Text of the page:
Tag Archives: Summer Reading

BAREFOOT BOOK CLUB: SUMMER, 2017: SO MANY BOOKS SO LITTLE TIME


School
 is back in session here in Western Kentucky.  I love this time of year, although I recall it used to start in September.  I may have mentioned, I loved going to school!  I loved it so much that I was still going until I was almost 35 years old and then my husband went back to school, so I lived the dream vicariously through him until he finished seminary, through my children–hockey, football games, marching band contests and parades, through my grandchildren, soccer, baseball, essays, cheerleading, basketball.

Summer is drawing to a close.  Teachers somewhere are assigning written essays.  So here I am looking back on what I read this summer.  You know the old saying, “A Day without a Book is….something I have no clue about.’  Reading has taken me everywhere, made me a time traveler, captured and held me in awe.  SO

WHAT HAVE I READ THIS SUMMER? 

Dis

Fiction:

1. ⭐️⭐️⭐️⭐️⭐️Perfume River, Butler—By far the best fiction book I read this summer. The author is a professor of creative writing at Florida State University. His capture of generational family dynamics and the decisions made, the words spoken and the secrets kept beginning with the protagonist facing his nightmares of Hue, Vietnam and his father’s imminent death delivers an emotional wallop…but then there is homeless Bob and the protagonist’s brother who defied their father escaping to Canada to avoid the draft. Complex, but aren’t all families. Terry and I had deep discussions about this book and the characters which were delightful.

2. ⭐️⭐️⭐️⭐️The Chilbury Ladies Choir, Jennifer Ryan—A book set in 1940 Great Britain as men march off to war and women are left to carry on and support the war effort. Told by different characters from young to mature in a series of letters and journal entries. The only WW2 book I read this summer, believe it or not. Terry loved this one also.

3. ⭐️⭐️⭐️⭐️A Murder in Time, Julie McElwain

4. ⭐️⭐️⭐️The Practice House, Laura McNeal  

5. ⭐️⭐️⭐️The Book of Polly, Kathy Hepinstall

 

 

 

Books in an established series: Suggest that if you want to read any of these author’s series that you start with earlier book in the series. I highly recommend any of these authors but especially Nesbo, Iles, and Silva, but I enjoy all of them.

⭐️⭐️⭐️⭐️⭐️The Thirst, Jo Nesbo–Norwegian author–First book in Harry Hole Series is THE BAT

⭐️⭐️⭐️⭐️⭐️Mississippi Blood, Third book in a trilogy set in and around Natchez, MS, Greg iles First Book in this trilogy is NATCHEZ BURNING, but Penn Cage, the protagonist and his family are in earlier Iles Books.

⭐️⭐️⭐️⭐️Garden of Lamentations, a Duncan Kincaid and Gemma Jones Novel, Deborah Crombie

⭐️⭐️⭐️The Likeness, Dublin Police Squad 2, Tana French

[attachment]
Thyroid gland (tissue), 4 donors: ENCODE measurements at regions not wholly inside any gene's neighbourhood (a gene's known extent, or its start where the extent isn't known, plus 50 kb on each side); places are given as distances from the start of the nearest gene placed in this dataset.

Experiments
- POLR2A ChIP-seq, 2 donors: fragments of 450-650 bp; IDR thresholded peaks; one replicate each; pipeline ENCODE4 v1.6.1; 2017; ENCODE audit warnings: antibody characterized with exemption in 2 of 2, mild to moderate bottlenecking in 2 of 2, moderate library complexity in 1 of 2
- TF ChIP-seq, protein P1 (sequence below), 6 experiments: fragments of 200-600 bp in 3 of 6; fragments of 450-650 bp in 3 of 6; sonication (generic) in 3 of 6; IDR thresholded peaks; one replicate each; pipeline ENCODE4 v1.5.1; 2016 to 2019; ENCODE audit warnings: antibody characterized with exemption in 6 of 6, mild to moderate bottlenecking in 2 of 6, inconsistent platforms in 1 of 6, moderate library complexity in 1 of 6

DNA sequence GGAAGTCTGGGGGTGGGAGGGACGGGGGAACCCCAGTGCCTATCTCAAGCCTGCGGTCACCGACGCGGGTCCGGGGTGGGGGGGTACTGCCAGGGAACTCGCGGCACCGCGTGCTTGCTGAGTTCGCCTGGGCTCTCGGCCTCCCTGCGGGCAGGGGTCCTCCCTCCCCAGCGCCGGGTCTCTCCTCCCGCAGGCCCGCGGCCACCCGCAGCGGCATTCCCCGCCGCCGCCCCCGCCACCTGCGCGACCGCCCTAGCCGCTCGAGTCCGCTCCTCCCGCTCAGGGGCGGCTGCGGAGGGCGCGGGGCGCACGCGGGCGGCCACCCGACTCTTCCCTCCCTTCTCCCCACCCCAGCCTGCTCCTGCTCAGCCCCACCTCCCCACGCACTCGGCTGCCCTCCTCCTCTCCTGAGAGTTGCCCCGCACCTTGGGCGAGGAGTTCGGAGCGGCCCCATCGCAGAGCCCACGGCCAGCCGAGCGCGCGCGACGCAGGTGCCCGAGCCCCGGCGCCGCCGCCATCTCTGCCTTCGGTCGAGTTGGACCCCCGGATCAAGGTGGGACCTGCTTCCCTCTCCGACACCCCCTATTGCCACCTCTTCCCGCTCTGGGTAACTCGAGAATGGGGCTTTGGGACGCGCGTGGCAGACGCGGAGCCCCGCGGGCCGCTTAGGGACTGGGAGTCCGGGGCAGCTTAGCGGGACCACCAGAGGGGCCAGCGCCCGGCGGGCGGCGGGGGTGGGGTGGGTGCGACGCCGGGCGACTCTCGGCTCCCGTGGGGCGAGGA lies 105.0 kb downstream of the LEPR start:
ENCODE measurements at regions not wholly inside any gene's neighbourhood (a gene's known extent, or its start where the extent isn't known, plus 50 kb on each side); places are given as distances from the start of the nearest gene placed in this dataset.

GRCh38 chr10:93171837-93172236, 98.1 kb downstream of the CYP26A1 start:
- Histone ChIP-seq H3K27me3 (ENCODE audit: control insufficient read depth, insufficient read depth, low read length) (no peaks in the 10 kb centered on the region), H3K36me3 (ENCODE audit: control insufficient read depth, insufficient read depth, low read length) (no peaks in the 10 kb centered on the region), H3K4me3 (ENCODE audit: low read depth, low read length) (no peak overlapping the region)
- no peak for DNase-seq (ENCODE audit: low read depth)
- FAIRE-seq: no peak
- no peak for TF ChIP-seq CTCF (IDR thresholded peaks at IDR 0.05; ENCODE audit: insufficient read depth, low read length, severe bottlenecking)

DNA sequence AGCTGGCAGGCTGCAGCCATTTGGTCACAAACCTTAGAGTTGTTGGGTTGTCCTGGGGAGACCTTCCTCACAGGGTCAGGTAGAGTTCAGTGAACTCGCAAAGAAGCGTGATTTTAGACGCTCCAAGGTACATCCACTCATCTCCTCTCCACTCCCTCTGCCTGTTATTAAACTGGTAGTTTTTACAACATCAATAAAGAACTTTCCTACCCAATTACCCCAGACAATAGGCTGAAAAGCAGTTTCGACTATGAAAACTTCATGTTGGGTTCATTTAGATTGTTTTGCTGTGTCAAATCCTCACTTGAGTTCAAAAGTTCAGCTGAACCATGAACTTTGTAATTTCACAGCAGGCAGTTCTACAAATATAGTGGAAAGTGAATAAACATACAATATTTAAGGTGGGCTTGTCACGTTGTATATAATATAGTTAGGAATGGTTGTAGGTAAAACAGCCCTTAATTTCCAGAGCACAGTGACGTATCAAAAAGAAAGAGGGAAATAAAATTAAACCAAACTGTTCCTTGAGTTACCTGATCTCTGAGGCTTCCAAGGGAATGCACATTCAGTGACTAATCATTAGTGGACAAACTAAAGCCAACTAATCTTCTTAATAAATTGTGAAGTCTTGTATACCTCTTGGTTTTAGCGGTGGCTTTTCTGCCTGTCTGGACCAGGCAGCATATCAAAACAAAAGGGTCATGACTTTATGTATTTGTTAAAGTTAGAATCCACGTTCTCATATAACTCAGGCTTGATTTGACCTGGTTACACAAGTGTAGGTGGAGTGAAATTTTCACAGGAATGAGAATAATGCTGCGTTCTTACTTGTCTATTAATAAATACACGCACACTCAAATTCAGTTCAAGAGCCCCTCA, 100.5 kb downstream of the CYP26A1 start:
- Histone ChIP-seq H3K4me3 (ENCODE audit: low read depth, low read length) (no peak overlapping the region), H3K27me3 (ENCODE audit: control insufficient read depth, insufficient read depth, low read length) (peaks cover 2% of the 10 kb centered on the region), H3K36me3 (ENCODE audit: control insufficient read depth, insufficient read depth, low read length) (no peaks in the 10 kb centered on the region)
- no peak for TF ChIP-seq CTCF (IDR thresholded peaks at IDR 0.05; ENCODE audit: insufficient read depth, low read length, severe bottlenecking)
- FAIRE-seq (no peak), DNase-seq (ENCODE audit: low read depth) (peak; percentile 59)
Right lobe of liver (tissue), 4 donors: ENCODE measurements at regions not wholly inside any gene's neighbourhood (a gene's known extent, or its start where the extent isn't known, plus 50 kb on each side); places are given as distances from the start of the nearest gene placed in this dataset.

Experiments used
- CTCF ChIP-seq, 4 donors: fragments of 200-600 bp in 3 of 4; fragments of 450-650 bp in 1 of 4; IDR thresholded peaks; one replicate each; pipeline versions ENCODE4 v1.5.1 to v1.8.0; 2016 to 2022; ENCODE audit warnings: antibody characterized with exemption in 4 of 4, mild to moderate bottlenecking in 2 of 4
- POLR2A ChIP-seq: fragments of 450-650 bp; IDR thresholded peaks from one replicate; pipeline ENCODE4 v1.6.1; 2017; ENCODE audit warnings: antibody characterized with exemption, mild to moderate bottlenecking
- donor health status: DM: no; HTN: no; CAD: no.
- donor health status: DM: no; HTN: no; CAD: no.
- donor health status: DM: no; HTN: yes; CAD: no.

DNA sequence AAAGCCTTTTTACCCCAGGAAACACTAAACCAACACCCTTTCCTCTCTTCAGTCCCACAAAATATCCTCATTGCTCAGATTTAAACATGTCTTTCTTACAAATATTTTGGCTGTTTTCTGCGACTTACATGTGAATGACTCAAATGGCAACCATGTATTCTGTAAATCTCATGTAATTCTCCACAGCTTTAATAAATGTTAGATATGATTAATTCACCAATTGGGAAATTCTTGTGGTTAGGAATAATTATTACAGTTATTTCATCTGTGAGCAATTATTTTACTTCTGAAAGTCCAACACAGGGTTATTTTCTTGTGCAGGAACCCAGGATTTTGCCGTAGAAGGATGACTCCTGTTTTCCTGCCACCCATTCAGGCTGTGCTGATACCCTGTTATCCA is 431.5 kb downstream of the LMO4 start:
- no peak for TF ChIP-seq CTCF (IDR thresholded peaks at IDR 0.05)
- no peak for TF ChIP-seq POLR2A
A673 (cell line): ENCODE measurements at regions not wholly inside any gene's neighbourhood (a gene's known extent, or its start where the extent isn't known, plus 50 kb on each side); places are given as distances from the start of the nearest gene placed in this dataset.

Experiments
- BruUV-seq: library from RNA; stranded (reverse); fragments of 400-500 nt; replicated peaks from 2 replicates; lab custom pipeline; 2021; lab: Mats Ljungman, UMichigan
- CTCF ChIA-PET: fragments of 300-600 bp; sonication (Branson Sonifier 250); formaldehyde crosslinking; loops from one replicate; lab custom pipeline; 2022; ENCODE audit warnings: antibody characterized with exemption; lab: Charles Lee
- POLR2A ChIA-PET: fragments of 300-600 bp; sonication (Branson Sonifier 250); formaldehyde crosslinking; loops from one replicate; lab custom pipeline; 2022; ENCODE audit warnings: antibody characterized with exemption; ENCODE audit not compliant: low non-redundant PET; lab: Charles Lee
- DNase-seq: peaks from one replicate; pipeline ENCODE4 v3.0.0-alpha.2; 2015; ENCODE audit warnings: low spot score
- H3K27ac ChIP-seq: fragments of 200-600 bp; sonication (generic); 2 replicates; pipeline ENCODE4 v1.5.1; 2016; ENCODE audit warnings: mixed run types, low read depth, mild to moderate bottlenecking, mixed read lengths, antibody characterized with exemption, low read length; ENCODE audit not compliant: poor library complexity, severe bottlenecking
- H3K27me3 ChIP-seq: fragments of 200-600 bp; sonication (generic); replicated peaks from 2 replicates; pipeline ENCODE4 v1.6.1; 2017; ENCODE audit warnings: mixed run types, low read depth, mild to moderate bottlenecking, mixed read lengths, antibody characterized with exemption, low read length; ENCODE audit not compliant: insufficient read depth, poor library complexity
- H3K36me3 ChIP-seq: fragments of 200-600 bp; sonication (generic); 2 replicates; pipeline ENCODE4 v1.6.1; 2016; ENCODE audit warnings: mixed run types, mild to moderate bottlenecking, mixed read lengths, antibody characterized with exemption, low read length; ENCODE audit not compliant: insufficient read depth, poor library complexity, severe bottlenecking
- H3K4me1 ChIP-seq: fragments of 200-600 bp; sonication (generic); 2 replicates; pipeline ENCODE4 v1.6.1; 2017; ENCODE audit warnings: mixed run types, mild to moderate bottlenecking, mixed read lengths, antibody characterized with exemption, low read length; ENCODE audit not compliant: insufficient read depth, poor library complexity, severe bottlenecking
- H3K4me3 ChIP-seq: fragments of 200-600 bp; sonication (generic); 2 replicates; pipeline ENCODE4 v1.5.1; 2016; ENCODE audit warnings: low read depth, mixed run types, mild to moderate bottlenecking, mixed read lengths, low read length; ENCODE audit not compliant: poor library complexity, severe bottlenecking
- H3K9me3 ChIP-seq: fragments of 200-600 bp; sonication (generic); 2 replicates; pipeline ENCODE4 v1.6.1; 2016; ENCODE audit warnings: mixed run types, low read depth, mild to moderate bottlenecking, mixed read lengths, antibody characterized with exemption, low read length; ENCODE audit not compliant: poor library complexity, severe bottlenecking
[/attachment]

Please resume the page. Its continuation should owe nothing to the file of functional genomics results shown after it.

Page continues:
⭐️⭐️⭐️⭐️⭐️House of Spies, Daniel Silva

 

 

 

Non-Fiction:  Devotional, Inspirational, Memoir

⭐️⭐️Hallelujah Anyway. Anne LaMott

 

Audio books: What we have listened to in the car—Listed in order of preference. Highly recommend any of these. Good stories, Good narrators

⭐️⭐️⭐️⭐️⭐️🌟Beneath the Scarlet Sky, Mark Sullivan—A large portion of this book is fact taken from interviews with some of the principals and also much research by the author, some that went on after the book was completed. Some of it is the author’s imagining of conversations, transitions, etc. Once again a little known story of heroism, war, and love. Well worth listening to or reading. It is set in Italy beginning in May 1944 in the city of Milan. Mussolini has lost his grip on Italy and lives with his mistress in a fortress castle protected by the Nazis who have invaded and placed what they hold of Italy under German military law. The Allies are invading south and at the beginning of the book the first Allied assault of Milan from the skies occurs. Pino Lela is a 17 year old boy who loves music, women, and movies. His heroism saved multiple lives, but could not save all the ones he loved. Worth the listen or the read.

From Amazon: A Goodreads Best Book of the Month

“Exciting…taut thriller…Beneath a Scarlet Sky tells the true story of one young Italian’s efforts to thwart the Nazis.” —Shelf Awareness

“Meticulous research highlights this World War II novel of a youth growing into manhood…a captivating read…” —RT Book Reviews

“An incredible story, beautifully written, and a fine and noble book.” —James Patterson, New York Times bestselling author

“Sprawling, stirring, like the richest of stories, and played out on a canvas of heroism and tragedy, Beneath a Scarlet Sky is like one of those iconic World War II black and white photos: a face of hope and tears, the story of a small life that ended up mattering in a big way.” —Andrew Gross, New York Times bestselling author of The One Man

“Action, adventure, love, war, and an epic hero—all set against the backdrop of one of history’s darkest moments—Mark Sullivan’s Beneath a Scarlet Sky has everything one can ask for in an exceptional World War II novel.” —Tess Gerritsen, New York Times bestselling author of Playing with Fire

“This is full-force Mark Sullivan—muscular, soulful prose evincing an artist’s touch and a journalist’s eye. Beneath a Scarlet Sky conjures an era with a magician’s ease, weaving the rich tapestry of a wartime epic. World War II Italy has never been more alive to me.” —Gregg Hurwitz, New York Times bestselling author of The Nowhere Man

“Beneath a Scarlet Sky has everything—heroism, courage, terror, true love, revenge, compassion in the face of the worst human evils. Sullivan shows us war as it really is, with all its complexities, conflicting loyalties, and unresolved questions, but most of all, he brings us the extraordinary figure of Pino Lella, whose determination to live con smania—with passion—saved him.” —Joseph Finder, New York Times bestselling author of Suspicion